GOP Platform Addresses Sharia Encroachment
Reports (at "Live” wire , repeated at Salon) are quoting Kansas Republican Secretary of State Kris Kobach to the effect that the GOP platform has adopted an amendment which addresses Sharia encroachment. Kobach stated,
We see it from the top where the United States Supreme Court has repeatedly quoted foreign law in interpreting our U.S. constitution and it’s actually coming in at the bottom as well, it’s being raised as an argument in courts around the country. We actually put a provision affecting Kansas statute this year and I think it’s important for us to say foreign sources of law should not be used as part of common law decisions or statutory interpretations by judges in the lower state courts as well.
…I’m not aware of any court that’s accepted the argument, but in cases involving either spousal abuse or assault or other crimes against persons, sometimes defenses are raised that are based in Sharia law
Despite the predictable sneering and distressing ignorance which frames these reports by two agitprop "journalists,” and Kobach’s own noble, if incomplete assessment of the profundity of the problem, this is very welcome news.
Kobach referred to Kansas’s recently passed law—a version of American Laws for American Courts (ALAC) legislation—which should remind us all that the earliest of these laws (now also passed in Tennessee, Arizona, and Louisiana) have been in effect for several years without being challenged, let alone overturned. David Yerushalmi recently provided a very clear, didactic example of the need for ALAC-style laws, which corrects Kobach’s assessment about courts not having accepted Sharia-based arguments.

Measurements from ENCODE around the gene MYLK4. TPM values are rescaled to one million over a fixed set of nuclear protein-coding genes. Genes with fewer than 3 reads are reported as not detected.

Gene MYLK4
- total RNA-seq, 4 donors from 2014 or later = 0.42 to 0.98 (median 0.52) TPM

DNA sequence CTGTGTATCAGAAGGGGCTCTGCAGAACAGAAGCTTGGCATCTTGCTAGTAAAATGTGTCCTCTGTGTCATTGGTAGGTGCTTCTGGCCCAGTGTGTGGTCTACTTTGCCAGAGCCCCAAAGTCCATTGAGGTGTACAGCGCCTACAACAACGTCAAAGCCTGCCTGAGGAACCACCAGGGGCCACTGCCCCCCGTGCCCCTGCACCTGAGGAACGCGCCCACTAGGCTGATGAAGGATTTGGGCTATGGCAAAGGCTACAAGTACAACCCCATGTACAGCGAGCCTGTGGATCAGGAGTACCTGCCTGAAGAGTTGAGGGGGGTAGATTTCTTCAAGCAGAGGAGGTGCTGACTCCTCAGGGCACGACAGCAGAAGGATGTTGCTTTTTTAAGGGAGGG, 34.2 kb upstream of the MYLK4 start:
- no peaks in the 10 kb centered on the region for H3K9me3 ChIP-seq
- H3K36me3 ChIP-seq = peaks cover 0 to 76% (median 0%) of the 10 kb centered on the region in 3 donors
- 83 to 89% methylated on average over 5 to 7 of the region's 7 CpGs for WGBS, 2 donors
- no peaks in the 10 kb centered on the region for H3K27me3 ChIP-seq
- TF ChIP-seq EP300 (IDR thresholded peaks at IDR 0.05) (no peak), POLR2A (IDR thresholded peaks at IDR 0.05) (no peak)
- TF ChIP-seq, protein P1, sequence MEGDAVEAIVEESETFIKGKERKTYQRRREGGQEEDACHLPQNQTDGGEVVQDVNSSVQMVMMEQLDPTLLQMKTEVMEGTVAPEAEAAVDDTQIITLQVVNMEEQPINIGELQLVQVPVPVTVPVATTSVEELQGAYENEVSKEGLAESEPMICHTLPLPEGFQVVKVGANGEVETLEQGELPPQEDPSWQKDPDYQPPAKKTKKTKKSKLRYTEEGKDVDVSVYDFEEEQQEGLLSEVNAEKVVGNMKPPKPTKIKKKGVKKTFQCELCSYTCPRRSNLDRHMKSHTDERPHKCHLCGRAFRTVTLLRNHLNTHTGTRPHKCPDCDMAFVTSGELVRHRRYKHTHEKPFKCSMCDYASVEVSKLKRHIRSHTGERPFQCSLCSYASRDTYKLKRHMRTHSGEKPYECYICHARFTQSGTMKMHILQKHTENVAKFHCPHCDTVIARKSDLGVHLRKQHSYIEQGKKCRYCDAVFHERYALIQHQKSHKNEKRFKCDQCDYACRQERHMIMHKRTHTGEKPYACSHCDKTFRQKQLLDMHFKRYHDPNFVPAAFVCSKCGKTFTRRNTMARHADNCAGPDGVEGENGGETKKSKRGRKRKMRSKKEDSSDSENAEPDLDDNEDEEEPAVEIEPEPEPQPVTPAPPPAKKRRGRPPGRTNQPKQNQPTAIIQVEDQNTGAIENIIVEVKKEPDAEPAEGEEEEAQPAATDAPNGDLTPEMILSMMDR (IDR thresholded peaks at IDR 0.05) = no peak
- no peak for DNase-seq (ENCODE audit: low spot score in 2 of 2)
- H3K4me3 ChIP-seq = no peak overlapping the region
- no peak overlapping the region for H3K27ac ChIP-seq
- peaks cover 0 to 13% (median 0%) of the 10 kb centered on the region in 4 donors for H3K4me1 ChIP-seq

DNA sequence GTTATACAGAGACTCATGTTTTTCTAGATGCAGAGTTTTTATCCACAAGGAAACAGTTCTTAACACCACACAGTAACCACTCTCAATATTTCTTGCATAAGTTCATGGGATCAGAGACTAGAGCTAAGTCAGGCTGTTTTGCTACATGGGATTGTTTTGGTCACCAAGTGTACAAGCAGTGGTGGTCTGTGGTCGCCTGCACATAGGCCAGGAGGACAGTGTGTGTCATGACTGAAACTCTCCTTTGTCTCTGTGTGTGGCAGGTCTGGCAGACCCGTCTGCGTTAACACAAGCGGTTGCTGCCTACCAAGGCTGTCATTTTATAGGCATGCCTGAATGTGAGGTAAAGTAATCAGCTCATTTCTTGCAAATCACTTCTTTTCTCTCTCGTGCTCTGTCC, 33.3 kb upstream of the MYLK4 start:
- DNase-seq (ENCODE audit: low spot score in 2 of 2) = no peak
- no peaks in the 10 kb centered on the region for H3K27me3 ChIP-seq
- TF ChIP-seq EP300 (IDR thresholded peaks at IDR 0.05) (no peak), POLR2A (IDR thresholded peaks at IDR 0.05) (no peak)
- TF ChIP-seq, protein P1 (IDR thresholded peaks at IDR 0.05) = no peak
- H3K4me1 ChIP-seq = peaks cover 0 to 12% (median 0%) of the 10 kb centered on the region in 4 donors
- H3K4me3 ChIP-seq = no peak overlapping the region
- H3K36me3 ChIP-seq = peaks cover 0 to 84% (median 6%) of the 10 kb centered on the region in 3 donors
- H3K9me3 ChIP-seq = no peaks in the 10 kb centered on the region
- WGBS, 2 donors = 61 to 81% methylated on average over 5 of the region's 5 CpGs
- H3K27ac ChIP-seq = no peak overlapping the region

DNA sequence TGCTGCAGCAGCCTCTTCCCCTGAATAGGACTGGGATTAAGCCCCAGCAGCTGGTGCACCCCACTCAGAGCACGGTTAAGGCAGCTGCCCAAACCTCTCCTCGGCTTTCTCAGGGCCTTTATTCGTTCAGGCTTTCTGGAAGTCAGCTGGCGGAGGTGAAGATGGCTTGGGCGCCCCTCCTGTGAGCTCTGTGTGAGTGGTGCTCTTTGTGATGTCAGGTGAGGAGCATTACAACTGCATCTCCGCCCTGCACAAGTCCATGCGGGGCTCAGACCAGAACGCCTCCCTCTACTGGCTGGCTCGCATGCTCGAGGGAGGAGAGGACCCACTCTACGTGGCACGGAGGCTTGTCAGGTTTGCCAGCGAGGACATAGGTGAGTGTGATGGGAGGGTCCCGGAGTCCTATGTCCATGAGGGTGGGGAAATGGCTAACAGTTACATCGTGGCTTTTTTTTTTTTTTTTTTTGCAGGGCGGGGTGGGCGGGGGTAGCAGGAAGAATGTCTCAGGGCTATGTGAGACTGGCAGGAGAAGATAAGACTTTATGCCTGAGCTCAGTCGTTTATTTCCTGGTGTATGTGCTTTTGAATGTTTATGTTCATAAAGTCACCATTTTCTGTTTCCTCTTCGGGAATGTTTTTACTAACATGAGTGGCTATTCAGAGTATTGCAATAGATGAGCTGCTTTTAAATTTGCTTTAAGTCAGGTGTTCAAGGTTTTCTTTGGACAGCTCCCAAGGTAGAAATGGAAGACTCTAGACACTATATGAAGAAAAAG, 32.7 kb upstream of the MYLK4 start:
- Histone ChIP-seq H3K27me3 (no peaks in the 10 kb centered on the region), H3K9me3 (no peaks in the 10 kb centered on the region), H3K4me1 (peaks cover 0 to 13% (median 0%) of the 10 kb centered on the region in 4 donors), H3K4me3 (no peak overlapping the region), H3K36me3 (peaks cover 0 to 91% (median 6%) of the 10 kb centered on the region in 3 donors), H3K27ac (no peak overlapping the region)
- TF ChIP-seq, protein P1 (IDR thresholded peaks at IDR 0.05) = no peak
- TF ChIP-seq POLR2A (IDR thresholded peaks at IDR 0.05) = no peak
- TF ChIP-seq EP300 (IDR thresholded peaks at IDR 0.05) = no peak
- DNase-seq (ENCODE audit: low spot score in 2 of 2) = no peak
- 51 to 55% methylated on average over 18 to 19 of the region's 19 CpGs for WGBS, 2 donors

Yersuhlami described in brief an appellate court decision from Maryland, cited in a Center for Security Policy Study, where
…the court enforced a Pakistani Sharia court’s judgment of custody in favor of the father even though the mother had argued that she was not provided due process because had she gone to Pakistan to contest the case, she could have been subject to capital punishment for having a new relationship with a man not sanctioned by sharia.
The salient facts of the case, and appellate court ruling, were summarized by Yerushalmi as follows:
The Maryland appellate court ruled that since the woman could not prove she’d be executed had she gone to Pakistan to litigate custody in the Pakistan Sharia Court, which is a national-state court in Pakistan, her failure to go to Pakistan and take the risk of execution precluded her from making the void as against public policy argument. ALAC would have provided the Maryland appellate court the legislative clarity to have reversed the lower court’s outrageous decision. (...)